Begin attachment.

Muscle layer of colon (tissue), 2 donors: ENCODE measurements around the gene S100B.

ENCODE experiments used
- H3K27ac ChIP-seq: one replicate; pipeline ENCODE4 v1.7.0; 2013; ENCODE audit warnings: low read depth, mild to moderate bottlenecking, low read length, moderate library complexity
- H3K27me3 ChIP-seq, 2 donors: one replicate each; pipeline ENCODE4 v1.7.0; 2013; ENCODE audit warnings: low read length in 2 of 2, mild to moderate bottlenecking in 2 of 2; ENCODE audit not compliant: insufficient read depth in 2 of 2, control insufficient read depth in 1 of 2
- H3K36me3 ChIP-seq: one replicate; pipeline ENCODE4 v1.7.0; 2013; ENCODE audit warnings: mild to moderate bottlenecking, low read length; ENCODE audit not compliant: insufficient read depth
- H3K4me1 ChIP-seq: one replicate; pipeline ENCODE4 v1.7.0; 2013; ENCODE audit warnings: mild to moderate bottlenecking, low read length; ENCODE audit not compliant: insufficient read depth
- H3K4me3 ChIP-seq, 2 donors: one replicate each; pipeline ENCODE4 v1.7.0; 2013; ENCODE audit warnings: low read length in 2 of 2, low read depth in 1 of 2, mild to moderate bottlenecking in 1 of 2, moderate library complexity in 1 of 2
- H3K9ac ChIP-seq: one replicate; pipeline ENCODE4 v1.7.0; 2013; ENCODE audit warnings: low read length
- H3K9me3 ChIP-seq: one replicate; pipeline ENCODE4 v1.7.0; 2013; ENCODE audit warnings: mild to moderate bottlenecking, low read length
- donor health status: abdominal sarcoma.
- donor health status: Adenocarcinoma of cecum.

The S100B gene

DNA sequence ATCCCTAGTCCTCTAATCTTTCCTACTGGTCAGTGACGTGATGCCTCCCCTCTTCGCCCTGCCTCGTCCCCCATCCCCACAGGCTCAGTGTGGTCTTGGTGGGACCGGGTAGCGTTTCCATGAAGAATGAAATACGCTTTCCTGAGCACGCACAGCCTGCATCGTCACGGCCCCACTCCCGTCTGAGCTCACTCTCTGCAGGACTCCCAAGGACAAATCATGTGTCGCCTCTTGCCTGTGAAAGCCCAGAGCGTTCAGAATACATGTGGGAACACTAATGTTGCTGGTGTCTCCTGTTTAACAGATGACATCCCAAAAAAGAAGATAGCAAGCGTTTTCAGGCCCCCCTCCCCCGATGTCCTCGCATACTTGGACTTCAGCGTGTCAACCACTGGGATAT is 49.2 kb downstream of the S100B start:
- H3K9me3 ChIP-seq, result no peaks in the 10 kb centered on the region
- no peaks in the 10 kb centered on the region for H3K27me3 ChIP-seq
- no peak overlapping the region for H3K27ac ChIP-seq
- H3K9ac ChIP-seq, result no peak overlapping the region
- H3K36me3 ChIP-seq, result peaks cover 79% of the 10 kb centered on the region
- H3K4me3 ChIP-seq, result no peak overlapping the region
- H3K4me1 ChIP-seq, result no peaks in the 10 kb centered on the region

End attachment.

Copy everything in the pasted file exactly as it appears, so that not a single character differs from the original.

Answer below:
Muscle layer of colon (tissue), 2 donors: ENCODE measurements around the gene S100B.

ENCODE experiments used
- H3K27ac ChIP-seq: one replicate; pipeline ENCODE4 v1.7.0; 2013; ENCODE audit warnings: low read depth, mild to moderate bottlenecking, low read length, moderate library complexity
- H3K27me3 ChIP-seq, 2 donors: one replicate each; pipeline ENCODE4 v1.7.0; 2013; ENCODE audit warnings: low read length in 2 of 2, mild to moderate bottlenecking in 2 of 2; ENCODE audit not compliant: insufficient read depth in 2 of 2, control insufficient read depth in 1 of 2
- H3K36me3 ChIP-seq: one replicate; pipeline ENCODE4 v1.7.0; 2013; ENCODE audit warnings: mild to moderate bottlenecking, low read length; ENCODE audit not compliant: insufficient read depth
- H3K4me1 ChIP-seq: one replicate; pipeline ENCODE4 v1.7.0; 2013; ENCODE audit warnings: mild to moderate bottlenecking, low read length; ENCODE audit not compliant: insufficient read depth
- H3K4me3 ChIP-seq, 2 donors: one replicate each; pipeline ENCODE4 v1.7.0; 2013; ENCODE audit warnings: low read length in 2 of 2, low read depth in 1 of 2, mild to moderate bottlenecking in 1 of 2, moderate library complexity in 1 of 2
- H3K9ac ChIP-seq: one replicate; pipeline ENCODE4 v1.7.0; 2013; ENCODE audit warnings: low read length
- H3K9me3 ChIP-seq: one replicate; pipeline ENCODE4 v1.7.0; 2013; ENCODE audit warnings: mild to moderate bottlenecking, low read length
- donor health status: abdominal sarcoma.
- donor health status: Adenocarcinoma of cecum.

The S100B gene

DNA sequence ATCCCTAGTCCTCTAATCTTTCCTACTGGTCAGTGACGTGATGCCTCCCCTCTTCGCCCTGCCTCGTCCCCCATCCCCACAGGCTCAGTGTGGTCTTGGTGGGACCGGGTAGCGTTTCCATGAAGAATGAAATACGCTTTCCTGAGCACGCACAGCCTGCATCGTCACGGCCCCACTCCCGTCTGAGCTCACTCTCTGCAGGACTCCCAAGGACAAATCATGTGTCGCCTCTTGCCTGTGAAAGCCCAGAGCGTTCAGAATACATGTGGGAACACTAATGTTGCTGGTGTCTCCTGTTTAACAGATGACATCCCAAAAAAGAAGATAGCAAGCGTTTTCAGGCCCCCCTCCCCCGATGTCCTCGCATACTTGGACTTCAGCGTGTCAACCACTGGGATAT is 49.2 kb downstream of the S100B start:
- H3K9me3 ChIP-seq, result no peaks in the 10 kb centered on the region
- no peaks in the 10 kb centered on the region for H3K27me3 ChIP-seq
- no peak overlapping the region for H3K27ac ChIP-seq
- H3K9ac ChIP-seq, result no peak overlapping the region
- H3K36me3 ChIP-seq, result peaks cover 79% of the 10 kb centered on the region
- H3K4me3 ChIP-seq, result no peak overlapping the region
- H3K4me1 ChIP-seq, result no peaks in the 10 kb centered on the region